After about 10 minutes of cooking, the expanded rice is mixed with other ingredients. Evenly distributing the maltose holds the rice in place. This hot, soft mass is then placed on the prep table to be flattened with a roller. Since the rice sets within a minute, each step must be quick and precise. Some of the rice is packaged without being shaped or flavored. These healthy grains are suitable for mixing in milk or adding to lion's head meatballs. While cautious parents sometimes give Xie organic rice, which he uses to prepare rice cakes for their children, Xie is confident in the safety of his treats. He notes that, "Puffed rice cakes are very healthy. You can taste the ingredients, and the entire cooking process takes place in front of the customers, who then feel assured of food safety."
To further enhance hygiene measures, Xie rents a first-floor apartment where he can park and wash his stall. After closing shop each night at 9 o'clock, Xie's first task, before counting the day's revenues or resting, is to wash all of his equipment. This daily routine provides an answer to a question that a customer once asked: "Why are other puffed rice cake stalls black and dirty, but yours shines?"
The Commitment of a Son Who Left Home
Xie often drives his stall onto school campuses. One visit in particular evoked strong memories of his youth. Xie was invited to an elementary school in Bali (八里) to demonstrate how to make puffed rice cakes. Before he began, the students had to go to a farm beside the school to harvest and thresh rice. They then carried the golden grains to the school track to be laid out for drying. When the students were done, the school provided rice that was already dried to Xie. An ear-splitting "bang" was followed by the arrival of hot rice cakes. While observing the satisfied faces of the children as they ate the cakes, Xie thought of the saying "you reap what you sow."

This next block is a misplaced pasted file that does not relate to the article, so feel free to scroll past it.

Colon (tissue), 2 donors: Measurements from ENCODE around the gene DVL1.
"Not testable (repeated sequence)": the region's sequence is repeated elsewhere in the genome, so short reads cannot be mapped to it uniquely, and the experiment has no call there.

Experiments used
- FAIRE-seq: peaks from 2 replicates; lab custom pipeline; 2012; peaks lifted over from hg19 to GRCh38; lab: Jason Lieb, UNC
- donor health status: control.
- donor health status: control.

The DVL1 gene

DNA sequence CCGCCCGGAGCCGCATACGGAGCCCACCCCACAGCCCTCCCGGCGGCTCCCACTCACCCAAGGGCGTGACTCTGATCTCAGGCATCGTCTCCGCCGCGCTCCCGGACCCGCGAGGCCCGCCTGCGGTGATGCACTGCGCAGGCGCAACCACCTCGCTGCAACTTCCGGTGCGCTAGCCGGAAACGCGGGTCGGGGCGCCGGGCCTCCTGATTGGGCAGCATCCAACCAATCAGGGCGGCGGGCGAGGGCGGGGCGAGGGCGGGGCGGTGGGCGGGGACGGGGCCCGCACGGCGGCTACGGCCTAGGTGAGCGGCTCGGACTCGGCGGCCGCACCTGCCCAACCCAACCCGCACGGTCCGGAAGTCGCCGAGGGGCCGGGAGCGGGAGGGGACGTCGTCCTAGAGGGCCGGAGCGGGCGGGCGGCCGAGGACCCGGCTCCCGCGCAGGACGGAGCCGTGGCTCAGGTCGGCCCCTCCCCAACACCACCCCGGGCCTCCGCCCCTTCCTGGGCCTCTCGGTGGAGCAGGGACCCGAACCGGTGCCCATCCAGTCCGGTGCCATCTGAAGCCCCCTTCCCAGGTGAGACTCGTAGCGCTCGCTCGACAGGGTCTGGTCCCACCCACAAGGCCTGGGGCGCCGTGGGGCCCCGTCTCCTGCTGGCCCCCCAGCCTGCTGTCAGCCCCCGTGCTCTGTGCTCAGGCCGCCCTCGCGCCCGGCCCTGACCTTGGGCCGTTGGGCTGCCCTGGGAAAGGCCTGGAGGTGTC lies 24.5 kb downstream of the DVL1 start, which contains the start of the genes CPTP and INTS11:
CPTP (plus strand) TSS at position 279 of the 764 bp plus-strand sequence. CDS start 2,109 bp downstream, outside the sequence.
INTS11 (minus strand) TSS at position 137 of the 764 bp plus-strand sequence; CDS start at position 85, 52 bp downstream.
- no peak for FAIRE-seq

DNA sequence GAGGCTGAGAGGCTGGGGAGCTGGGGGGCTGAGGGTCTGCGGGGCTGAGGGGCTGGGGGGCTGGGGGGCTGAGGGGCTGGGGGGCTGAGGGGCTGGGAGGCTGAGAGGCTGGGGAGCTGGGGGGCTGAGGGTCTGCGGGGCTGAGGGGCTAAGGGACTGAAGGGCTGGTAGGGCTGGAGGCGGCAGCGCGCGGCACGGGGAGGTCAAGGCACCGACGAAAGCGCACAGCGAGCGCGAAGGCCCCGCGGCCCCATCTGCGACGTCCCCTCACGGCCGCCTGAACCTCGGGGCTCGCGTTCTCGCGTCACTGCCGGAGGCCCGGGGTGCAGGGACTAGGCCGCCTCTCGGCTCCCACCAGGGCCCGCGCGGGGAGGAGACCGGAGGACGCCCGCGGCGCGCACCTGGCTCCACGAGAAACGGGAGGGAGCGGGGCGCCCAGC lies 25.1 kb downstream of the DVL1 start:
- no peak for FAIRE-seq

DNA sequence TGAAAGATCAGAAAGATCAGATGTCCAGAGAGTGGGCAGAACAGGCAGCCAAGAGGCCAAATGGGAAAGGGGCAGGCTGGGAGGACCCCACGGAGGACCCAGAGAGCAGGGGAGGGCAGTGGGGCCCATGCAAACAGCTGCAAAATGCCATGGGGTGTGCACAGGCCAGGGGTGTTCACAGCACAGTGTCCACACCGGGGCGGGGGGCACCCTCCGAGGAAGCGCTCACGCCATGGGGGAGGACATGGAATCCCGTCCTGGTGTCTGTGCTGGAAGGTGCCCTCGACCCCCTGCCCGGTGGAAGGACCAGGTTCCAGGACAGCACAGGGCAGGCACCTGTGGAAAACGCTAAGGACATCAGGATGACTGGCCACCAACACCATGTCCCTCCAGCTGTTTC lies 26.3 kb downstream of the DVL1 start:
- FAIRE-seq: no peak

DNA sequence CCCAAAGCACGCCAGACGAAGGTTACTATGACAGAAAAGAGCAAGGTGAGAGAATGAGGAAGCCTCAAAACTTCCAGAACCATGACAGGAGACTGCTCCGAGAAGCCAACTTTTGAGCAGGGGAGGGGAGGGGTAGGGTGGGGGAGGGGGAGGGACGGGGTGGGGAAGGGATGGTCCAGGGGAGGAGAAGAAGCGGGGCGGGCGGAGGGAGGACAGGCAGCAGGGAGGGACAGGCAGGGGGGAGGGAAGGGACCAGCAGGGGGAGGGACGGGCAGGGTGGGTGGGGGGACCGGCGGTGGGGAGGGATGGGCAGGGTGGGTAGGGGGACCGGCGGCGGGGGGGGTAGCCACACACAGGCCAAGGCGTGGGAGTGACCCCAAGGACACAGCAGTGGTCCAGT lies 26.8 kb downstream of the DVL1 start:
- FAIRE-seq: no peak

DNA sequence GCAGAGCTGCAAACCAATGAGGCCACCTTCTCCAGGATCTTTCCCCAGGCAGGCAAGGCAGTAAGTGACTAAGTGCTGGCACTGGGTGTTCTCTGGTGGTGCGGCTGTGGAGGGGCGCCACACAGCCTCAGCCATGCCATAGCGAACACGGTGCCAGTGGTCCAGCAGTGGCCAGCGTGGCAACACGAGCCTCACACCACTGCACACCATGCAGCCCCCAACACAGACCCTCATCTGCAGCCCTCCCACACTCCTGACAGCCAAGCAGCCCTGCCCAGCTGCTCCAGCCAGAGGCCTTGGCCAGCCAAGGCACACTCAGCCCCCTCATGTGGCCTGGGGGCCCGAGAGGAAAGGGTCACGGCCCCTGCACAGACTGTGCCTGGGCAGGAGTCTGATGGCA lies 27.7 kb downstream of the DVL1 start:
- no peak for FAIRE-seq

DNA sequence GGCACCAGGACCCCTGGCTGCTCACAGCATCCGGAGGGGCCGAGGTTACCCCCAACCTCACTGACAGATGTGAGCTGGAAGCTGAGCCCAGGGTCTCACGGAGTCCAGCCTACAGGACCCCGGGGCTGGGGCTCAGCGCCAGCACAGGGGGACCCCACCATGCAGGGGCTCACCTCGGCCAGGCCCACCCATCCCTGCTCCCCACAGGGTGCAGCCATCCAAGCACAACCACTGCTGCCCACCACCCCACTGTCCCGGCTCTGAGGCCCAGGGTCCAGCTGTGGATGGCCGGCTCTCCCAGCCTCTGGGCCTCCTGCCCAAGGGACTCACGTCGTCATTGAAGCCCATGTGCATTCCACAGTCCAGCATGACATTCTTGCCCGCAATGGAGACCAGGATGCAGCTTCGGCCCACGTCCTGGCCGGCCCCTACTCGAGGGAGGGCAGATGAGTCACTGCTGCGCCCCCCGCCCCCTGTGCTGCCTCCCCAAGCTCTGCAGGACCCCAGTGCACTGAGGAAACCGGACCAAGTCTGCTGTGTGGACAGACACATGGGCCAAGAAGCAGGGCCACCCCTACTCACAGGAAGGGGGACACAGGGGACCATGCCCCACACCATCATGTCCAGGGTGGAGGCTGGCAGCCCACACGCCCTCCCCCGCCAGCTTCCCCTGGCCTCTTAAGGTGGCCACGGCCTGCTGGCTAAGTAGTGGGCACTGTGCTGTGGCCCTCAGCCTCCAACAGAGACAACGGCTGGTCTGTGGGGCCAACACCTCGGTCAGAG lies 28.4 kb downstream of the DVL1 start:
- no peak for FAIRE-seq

The children's hard work reminded Xie of how his parents planted rice paddies and vegetable fields and raised chickens and ducks. Despite their many duties, they never complained. Xie is also content with his lot in life. "While what I'm doing is ordinary, being able to work and maintain my enthusiasm is enough." When Xie was in his early 20s, his parents didn't want him to leave home because they worried about the risks and wanted their children always at their side. But when Xie made it known that his mind was made up, rather than try to persuade him to stay, his parents offered financial assistance. They never inquire about his earnings or tell him how much to send home or to switch jobs. Xie is deeply appreciative of their support. "During the 10 years I've lived in Taipei, I can count on one hand the number of times my parents have come to visit. They are concerned about disrupting my work and causing me to spend extra money. The less they visit, the harder I work, to make sure that they no longer have to worry about supporting themselves."
The success of Fumi Puffed Rice Cakes has led Xie to begin planning a shop, though this would mean further putting down roots in Taipei. Xie says that when he thinks of his family and farm, he contemplates driving his stall back home, making puffed rice cakes along the way to pay for travel expenses. Xie's commitment to his family and yearning for home are feelings commonly shared among those who have moved to Taipei from other areas of Taiwan.
The Puffed Rice Master – Fumi Puffed Rice Cakes